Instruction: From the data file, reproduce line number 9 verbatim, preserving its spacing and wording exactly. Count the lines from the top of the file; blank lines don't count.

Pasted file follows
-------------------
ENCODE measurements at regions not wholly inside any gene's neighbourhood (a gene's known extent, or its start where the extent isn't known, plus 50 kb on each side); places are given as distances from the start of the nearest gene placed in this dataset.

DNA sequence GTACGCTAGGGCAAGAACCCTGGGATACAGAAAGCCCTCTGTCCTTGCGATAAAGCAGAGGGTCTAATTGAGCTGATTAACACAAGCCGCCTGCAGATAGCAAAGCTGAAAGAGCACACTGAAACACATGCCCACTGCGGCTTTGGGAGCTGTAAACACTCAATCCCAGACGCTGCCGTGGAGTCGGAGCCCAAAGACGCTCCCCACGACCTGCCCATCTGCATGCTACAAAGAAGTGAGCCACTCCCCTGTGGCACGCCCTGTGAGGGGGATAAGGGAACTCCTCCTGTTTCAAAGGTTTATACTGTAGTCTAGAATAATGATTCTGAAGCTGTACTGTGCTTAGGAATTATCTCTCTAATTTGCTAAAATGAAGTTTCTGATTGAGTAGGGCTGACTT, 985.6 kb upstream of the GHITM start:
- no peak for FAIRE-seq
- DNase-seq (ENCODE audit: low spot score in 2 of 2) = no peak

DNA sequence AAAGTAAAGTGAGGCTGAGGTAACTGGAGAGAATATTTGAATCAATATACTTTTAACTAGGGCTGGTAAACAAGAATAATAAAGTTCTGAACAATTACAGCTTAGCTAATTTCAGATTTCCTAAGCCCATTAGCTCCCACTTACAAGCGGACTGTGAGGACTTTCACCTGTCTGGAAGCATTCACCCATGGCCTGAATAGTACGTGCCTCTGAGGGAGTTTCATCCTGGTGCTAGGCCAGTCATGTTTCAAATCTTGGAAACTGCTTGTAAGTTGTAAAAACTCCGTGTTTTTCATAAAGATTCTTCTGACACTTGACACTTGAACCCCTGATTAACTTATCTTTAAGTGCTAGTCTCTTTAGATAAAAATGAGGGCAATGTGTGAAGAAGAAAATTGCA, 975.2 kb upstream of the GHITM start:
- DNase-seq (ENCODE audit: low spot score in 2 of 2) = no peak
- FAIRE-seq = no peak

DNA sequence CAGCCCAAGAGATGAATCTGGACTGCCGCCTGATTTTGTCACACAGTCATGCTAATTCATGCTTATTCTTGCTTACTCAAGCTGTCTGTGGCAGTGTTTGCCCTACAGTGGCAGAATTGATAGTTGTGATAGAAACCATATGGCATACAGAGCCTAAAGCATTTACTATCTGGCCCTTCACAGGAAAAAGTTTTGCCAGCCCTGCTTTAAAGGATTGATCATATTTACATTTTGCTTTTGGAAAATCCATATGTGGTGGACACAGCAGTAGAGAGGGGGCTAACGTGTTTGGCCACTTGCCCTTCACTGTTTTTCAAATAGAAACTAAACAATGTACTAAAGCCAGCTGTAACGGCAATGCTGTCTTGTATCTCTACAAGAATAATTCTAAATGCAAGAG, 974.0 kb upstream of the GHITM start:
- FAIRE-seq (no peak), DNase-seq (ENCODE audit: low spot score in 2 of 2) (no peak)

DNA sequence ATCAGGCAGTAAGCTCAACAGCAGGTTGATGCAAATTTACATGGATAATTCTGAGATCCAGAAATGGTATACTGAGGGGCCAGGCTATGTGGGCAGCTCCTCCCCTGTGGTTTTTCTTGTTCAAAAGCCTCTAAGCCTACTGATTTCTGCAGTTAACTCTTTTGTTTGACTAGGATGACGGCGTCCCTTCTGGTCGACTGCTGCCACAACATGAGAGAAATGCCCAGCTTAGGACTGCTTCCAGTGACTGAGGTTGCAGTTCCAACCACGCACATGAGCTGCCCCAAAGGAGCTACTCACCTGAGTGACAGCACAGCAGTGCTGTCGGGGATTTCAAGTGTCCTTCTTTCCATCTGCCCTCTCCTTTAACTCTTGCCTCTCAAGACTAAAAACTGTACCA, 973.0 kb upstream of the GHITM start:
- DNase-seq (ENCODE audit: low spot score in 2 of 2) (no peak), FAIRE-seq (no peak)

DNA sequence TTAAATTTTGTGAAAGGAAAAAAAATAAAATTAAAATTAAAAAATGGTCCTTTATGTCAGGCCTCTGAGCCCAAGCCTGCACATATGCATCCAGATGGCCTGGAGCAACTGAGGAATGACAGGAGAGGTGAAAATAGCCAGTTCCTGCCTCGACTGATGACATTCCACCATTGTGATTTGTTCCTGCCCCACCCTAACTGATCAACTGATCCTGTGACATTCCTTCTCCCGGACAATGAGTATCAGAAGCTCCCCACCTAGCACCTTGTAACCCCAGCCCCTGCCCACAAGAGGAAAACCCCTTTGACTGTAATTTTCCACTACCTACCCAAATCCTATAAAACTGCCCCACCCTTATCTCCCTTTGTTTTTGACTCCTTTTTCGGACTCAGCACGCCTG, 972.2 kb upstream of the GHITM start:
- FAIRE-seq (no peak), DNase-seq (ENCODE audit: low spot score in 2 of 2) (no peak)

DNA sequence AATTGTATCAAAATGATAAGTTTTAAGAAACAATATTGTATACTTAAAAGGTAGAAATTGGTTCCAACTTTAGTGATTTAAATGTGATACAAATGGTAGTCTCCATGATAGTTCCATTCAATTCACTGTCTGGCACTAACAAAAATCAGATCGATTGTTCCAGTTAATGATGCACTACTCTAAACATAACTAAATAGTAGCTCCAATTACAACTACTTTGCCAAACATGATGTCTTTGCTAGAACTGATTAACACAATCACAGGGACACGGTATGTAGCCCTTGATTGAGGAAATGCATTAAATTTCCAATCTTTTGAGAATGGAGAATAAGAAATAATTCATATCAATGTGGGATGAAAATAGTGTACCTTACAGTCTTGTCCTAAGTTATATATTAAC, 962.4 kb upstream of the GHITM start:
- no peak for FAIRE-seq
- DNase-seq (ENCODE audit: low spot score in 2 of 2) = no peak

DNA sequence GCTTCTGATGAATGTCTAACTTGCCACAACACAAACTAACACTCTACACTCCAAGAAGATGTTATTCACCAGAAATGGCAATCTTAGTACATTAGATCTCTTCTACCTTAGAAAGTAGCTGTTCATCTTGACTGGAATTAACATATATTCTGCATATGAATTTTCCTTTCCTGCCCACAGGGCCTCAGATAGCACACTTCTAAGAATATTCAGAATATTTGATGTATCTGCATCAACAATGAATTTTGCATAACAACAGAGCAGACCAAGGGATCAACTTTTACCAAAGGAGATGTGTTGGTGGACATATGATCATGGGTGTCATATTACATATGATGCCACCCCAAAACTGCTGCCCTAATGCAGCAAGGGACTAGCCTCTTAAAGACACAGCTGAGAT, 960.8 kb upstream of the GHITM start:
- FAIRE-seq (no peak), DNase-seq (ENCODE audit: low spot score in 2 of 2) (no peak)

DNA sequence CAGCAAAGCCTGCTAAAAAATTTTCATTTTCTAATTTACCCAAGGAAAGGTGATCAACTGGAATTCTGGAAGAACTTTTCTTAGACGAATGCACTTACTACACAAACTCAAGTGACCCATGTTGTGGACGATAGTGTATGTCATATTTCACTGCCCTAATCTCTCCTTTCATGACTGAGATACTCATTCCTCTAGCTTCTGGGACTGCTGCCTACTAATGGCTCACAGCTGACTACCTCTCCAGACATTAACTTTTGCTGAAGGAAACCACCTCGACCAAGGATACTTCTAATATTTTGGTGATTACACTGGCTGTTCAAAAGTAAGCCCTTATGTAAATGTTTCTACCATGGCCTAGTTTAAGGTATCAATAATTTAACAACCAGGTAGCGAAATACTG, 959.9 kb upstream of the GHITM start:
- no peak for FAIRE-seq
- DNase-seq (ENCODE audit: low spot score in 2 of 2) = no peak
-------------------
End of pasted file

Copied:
- FAIRE-seq (no peak), DNase-seq (ENCODE audit: low spot score in 2 of 2) (no peak)